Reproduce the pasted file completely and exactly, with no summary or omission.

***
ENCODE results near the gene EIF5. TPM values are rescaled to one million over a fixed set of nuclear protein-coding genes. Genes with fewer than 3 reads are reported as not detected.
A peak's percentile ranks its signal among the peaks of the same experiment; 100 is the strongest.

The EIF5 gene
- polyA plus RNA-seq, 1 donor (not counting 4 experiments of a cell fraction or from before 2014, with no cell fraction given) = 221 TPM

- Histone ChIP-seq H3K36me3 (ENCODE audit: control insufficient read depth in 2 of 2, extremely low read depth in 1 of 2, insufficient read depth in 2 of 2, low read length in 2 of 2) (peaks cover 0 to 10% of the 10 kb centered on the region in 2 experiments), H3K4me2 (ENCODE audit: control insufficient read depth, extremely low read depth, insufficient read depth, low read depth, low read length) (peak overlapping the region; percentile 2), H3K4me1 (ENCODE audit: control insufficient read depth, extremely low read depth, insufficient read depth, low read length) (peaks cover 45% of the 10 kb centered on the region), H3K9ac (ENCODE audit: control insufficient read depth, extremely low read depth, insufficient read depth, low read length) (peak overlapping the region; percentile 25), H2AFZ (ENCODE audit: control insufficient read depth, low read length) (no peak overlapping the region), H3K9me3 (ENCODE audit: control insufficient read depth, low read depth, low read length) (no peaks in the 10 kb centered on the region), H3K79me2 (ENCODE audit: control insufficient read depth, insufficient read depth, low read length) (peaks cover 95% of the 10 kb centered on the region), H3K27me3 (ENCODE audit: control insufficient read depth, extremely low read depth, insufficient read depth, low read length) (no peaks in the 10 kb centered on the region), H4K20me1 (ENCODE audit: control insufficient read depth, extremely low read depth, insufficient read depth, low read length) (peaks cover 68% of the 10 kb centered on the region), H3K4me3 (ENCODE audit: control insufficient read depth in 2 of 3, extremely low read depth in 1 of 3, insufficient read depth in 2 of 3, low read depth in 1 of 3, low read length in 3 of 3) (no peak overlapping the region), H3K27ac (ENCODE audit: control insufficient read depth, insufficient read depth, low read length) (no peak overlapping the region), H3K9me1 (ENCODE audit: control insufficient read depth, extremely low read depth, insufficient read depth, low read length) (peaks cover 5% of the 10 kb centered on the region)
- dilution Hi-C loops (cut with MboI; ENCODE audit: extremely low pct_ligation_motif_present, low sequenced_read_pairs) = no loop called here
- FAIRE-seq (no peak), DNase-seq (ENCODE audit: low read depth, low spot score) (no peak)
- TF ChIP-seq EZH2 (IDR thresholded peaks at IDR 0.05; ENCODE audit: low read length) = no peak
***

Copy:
ENCODE results near the gene EIF5. TPM values are rescaled to one million over a fixed set of nuclear protein-coding genes. Genes with fewer than 3 reads are reported as not detected.
A peak's percentile ranks its signal among the peaks of the same experiment; 100 is the strongest.

The EIF5 gene
- polyA plus RNA-seq, 1 donor (not counting 4 experiments of a cell fraction or from before 2014, with no cell fraction given) = 221 TPM

- Histone ChIP-seq H3K36me3 (ENCODE audit: control insufficient read depth in 2 of 2, extremely low read depth in 1 of 2, insufficient read depth in 2 of 2, low read length in 2 of 2) (peaks cover 0 to 10% of the 10 kb centered on the region in 2 experiments), H3K4me2 (ENCODE audit: control insufficient read depth, extremely low read depth, insufficient read depth, low read depth, low read length) (peak overlapping the region; percentile 2), H3K4me1 (ENCODE audit: control insufficient read depth, extremely low read depth, insufficient read depth, low read length) (peaks cover 45% of the 10 kb centered on the region), H3K9ac (ENCODE audit: control insufficient read depth, extremely low read depth, insufficient read depth, low read length) (peak overlapping the region; percentile 25), H2AFZ (ENCODE audit: control insufficient read depth, low read length) (no peak overlapping the region), H3K9me3 (ENCODE audit: control insufficient read depth, low read depth, low read length) (no peaks in the 10 kb centered on the region), H3K79me2 (ENCODE audit: control insufficient read depth, insufficient read depth, low read length) (peaks cover 95% of the 10 kb centered on the region), H3K27me3 (ENCODE audit: control insufficient read depth, extremely low read depth, insufficient read depth, low read length) (no peaks in the 10 kb centered on the region), H4K20me1 (ENCODE audit: control insufficient read depth, extremely low read depth, insufficient read depth, low read length) (peaks cover 68% of the 10 kb centered on the region), H3K4me3 (ENCODE audit: control insufficient read depth in 2 of 3, extremely low read depth in 1 of 3, insufficient read depth in 2 of 3, low read depth in 1 of 3, low read length in 3 of 3) (no peak overlapping the region), H3K27ac (ENCODE audit: control insufficient read depth, insufficient read depth, low read length) (no peak overlapping the region), H3K9me1 (ENCODE audit: control insufficient read depth, extremely low read depth, insufficient read depth, low read length) (peaks cover 5% of the 10 kb centered on the region)
- dilution Hi-C loops (cut with MboI; ENCODE audit: extremely low pct_ligation_motif_present, low sequenced_read_pairs) = no loop called here
- FAIRE-seq (no peak), DNase-seq (ENCODE audit: low read depth, low spot score) (no peak)
- TF ChIP-seq EZH2 (IDR thresholded peaks at IDR 0.05; ENCODE audit: low read length) = no peak